Soundgarden at The Woodlands, 8/16/2014
Although Soundgarden somehow managed to disappear from the hard-bitten rock landscape for more than 13 years, their fan base never went anywhere. Buoyed by continuous rock-radio airplay of their mid-'90s hits, the cult continued to grow in the band's absence, and large crowds are still more than happy to plunk down a decent chunk of change to hear Chris Cornell belt out "Fell On Black Days" again. And if he took his shirt off, that'd be just fine, too.
While the dark and lean Cornell remains physically ageless, the rest of Soundgarden are unashamedly showing their age these days. Kim Thayil and Ben Shepherd are not the kind of rock stars who get facelifts and hair treatments. Thayil might've been sporting quite a few white whiskers up there, but his guitar sounded as freaky as ever as the curtain dropped and he cranked up the wah pedal on the thunderous opener, "Searching With My Good Eye Closed."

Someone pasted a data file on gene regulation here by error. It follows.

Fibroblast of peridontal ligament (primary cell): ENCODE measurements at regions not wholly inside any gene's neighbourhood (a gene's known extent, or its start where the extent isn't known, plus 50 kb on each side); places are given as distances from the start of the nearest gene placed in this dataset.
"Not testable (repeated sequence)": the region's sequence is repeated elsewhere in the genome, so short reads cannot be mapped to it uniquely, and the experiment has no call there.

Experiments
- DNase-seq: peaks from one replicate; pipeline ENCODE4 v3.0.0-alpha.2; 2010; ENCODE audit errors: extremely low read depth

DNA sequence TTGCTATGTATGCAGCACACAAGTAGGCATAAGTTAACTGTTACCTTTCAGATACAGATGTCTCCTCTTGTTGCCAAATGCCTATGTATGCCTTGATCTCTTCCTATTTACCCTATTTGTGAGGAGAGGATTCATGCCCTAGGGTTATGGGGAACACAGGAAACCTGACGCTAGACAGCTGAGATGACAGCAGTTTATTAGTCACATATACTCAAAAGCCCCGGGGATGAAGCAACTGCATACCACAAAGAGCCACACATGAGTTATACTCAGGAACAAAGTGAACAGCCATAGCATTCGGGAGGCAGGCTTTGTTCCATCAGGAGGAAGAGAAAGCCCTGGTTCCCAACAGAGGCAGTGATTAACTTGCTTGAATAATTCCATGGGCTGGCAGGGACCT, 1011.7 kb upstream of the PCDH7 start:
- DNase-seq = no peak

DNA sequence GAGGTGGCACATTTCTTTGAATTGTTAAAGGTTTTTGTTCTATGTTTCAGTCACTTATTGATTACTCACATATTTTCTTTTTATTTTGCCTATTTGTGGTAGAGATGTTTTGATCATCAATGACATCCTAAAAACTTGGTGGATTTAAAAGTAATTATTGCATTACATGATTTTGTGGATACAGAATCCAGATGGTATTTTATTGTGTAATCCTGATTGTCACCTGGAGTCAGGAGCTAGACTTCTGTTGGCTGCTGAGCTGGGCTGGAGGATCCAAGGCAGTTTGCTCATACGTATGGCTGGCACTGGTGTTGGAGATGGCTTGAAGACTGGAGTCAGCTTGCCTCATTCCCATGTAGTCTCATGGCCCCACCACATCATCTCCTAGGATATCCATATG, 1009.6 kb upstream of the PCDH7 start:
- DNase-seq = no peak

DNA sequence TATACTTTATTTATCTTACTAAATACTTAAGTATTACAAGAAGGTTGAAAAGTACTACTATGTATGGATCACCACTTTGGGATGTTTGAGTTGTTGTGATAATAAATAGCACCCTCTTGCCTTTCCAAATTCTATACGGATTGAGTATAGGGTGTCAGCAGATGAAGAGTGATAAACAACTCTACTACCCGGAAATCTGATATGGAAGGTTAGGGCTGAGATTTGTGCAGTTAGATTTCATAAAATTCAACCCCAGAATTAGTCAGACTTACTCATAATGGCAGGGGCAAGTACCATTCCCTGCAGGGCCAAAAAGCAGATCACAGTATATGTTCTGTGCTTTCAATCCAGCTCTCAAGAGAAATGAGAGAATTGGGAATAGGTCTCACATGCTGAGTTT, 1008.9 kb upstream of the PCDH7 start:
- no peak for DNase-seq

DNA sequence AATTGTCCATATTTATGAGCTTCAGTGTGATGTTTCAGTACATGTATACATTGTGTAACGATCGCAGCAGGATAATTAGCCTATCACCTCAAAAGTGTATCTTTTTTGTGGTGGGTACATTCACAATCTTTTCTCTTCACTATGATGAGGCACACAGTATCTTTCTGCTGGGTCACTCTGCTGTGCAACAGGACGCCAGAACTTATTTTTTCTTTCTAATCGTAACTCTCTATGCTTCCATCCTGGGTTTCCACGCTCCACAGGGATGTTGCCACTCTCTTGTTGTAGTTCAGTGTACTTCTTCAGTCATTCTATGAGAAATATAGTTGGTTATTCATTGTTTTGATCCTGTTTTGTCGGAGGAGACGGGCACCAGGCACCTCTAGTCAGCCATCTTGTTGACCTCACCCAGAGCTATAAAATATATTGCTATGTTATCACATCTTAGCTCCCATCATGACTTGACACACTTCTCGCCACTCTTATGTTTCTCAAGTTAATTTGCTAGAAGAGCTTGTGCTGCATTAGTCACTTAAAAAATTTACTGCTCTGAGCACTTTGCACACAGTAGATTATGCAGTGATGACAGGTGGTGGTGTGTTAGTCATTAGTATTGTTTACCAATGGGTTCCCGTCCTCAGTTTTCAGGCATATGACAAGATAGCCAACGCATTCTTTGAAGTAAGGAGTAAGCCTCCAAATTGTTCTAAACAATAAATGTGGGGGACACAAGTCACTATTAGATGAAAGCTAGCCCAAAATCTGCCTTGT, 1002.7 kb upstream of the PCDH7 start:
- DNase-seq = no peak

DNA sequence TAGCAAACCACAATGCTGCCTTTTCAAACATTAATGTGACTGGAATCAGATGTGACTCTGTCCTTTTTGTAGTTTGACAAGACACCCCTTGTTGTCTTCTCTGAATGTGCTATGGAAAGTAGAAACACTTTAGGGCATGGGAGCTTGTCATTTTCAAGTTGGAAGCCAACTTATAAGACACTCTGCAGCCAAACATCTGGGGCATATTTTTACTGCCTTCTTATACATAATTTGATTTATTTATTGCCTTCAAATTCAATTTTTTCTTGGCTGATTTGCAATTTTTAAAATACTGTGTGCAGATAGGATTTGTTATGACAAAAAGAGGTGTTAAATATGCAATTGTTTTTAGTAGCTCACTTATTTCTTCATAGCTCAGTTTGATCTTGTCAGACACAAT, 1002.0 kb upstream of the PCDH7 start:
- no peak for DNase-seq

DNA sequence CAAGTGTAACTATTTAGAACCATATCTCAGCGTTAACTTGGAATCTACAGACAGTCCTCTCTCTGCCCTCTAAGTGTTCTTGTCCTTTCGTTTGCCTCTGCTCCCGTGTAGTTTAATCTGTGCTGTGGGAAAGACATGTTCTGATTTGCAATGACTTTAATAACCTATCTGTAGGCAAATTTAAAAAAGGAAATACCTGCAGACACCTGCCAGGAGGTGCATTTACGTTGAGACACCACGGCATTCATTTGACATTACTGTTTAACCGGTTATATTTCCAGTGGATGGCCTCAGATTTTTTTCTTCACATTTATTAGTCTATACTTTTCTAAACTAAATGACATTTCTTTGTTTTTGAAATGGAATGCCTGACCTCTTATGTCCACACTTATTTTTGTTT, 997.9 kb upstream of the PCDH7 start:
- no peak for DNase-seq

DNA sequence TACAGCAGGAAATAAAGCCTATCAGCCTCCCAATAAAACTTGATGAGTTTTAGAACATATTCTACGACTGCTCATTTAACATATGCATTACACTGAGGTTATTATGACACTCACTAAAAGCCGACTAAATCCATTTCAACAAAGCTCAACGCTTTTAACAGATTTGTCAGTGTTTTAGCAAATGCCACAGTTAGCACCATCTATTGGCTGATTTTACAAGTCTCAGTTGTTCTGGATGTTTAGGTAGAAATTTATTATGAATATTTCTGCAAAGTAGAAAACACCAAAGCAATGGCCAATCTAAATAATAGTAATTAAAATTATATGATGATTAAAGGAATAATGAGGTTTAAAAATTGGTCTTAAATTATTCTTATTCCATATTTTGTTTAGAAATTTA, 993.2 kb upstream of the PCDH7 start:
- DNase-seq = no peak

It was the beginning to a confident and low-key performance opening for Nine Inch Nails in the Woodlands. Soundgarden's place in rock and roll history is long since secure, and they've got a large and loyal fan base still eager to turn out and hear the hits. With Trent Reznor's A/V spectacular anchoring the bill, all Soundgarden has to do is show up and play, and that's pretty much exactly what they did on Saturday night,
Never much given to smoke machines or pyrotechnics, the band simply chugged through a set well-stocked with the essentials. Though snippets were thrown in from Louder Than Love and King Animal, the bulk of Soundgarden's set came from their best two albums. "Spoonman" and "Black Hole Sun" from Superunknown, which turned 20 years old in March, drew huge cheers. But the good stuff from its predecessor, Badmotorfinger, had the most snap on Saturday.
Though he kept his relaxed banter to a minimum, singer Chris Cornell couldn't help but mention that Texas always put him in a Badmotorfinger sort of mood. After nailing the ear-shattering high notes in "Rusty Cage," he was able to elucidate why.
"If Tony Iommi and Billy Gibbons got together and had an ass-baby, I think that's the kind of song it would write," Cornell said. "Fortunately, that didn't happen."
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